4. Add 2 tablespoons of oil to same pot and cook onion over medium to medium-high, stirring occasionally, until softened and browned around the edges, 8 to10 minutes.
  5. Sprinkle turmeric and cinnamon over and season with salt and pepper. Cook, stirring, until fragrant, about 30 seconds.
  6. Stir in tomato paste and cook, stirring, until slightly darkened in color, about 2 minutes.
  7. Add tomatoes; cook, still stirring, until tomatoes have burst and mixture is very thick, 5 to 9 minutes.
  8. Nestle eggplant into sauce and season lightly with salt.
  9. Pour in stock and 3 cups of water; bring to a simmer.
  10. Pierce dried lemon omani with a paring knife and add to pot. (If using lime juice instead, add when dish is finished cooking.)
  11. Cook, gently stirring occasionally, until thickened and eggplant is almost creamy in texture, 40–50+ minutes. (I cooked mine significantly longer to achieve my desired thickness.)
  12. Divide rice among bowls; ladle stew over. (I served the stew over brown Basmati rice.)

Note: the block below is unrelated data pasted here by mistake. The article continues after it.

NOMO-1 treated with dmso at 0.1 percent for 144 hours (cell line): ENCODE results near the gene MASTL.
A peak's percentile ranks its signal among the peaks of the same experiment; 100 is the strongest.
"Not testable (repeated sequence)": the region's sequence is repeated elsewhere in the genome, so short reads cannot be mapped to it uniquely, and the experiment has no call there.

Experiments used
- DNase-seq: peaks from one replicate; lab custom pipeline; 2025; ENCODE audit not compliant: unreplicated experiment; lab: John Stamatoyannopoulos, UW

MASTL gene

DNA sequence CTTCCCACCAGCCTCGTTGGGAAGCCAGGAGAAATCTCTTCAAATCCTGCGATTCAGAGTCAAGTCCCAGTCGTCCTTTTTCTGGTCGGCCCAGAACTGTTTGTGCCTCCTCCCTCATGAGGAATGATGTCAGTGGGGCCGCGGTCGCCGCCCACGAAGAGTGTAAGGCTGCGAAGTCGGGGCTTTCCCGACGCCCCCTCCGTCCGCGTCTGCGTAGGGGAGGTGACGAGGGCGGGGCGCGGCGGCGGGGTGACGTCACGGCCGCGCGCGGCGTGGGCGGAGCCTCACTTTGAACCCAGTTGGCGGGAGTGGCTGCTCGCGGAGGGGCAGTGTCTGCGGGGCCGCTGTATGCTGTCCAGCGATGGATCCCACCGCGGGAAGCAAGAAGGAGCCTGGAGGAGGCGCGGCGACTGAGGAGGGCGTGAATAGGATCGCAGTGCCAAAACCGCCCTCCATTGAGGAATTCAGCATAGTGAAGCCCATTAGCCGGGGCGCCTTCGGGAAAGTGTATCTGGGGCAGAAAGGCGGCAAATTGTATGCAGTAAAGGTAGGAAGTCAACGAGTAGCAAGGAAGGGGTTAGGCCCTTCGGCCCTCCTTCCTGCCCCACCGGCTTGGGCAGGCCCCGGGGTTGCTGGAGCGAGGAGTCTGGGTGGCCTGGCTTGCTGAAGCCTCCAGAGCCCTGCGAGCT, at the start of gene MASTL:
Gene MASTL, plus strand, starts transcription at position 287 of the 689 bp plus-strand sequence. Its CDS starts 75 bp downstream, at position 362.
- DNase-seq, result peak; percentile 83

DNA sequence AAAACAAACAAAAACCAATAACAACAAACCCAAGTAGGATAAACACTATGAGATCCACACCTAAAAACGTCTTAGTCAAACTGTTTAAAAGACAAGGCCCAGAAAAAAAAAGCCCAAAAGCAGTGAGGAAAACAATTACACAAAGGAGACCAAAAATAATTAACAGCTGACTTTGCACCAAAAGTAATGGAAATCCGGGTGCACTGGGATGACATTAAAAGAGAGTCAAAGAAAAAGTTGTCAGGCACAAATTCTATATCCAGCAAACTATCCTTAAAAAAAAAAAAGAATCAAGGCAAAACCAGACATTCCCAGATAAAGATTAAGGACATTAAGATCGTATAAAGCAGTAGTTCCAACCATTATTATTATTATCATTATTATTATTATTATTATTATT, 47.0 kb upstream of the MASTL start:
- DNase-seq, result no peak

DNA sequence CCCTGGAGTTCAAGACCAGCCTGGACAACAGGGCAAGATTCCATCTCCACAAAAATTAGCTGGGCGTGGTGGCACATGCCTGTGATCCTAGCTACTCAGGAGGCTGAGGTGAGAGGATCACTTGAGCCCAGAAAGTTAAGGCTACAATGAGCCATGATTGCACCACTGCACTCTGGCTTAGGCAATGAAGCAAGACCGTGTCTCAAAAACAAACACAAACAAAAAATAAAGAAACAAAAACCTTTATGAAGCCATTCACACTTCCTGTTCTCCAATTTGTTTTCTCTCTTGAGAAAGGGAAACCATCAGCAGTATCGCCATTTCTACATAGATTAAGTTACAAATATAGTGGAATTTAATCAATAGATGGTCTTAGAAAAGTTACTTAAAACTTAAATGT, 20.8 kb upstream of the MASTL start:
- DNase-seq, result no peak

13. Top with parsley and yogurt and serve with flatbread. (I served it with warm naan.)

Vegetarian Skillet Stuffed Shells

This one-pan, stovetop recipe turns cheesy stuffed pasta into a weeknight dinner. It was a perfect crowd-pleasing dish to serve on a chilly evening. Jarred marinara is used as a shortcut- enhanced with buttery sautéed garlic and red pepper flakes. Great.

This recipe was adapted from epicurious.com, contributed by Anna Stockwell. I modified the proportions and method, and used dried oregano. I recommend eating it with crusty bread or garlic bread to mop up the sauce.

Yield: Serves 4 to 6

  • 20 jumbo pasta shells (about 6 to 6.5 oz)
  • 1 tsp kosher salt, divided, plus more to taste
  • 2 T extra-virgin olive oil
  • 8 to 10 oz crimini mushrooms, thinly sliced
  • 1 tsp freshly ground black pepper
  • 1/2 cup dry white wine or vermouth (I used Pinot Grigio)
  • 5 oz baby spinach
  • 6 to 9 large garlic cloves, thinly sliced
  • 2 T unsalted butter
  • 24 to 28 oz jarred marinara sauce (I used 28 oz Rao’s Marinara)
  • 1/2 tsp crushed red pepper flakes
  • 2 cups (15 to 16 oz) whole-milk ricotta
  • 3 oz finely grated Parmesan (about 1 cup), plus more for serving (I used Parmigiano-Reggiano)
  • 2 T finely chopped fresh oregano or 2 tsp dried oregano
  • fresh parsley or oregano, chopped, for garnish, optional
  • crusty bread or garlic bread for serving, optional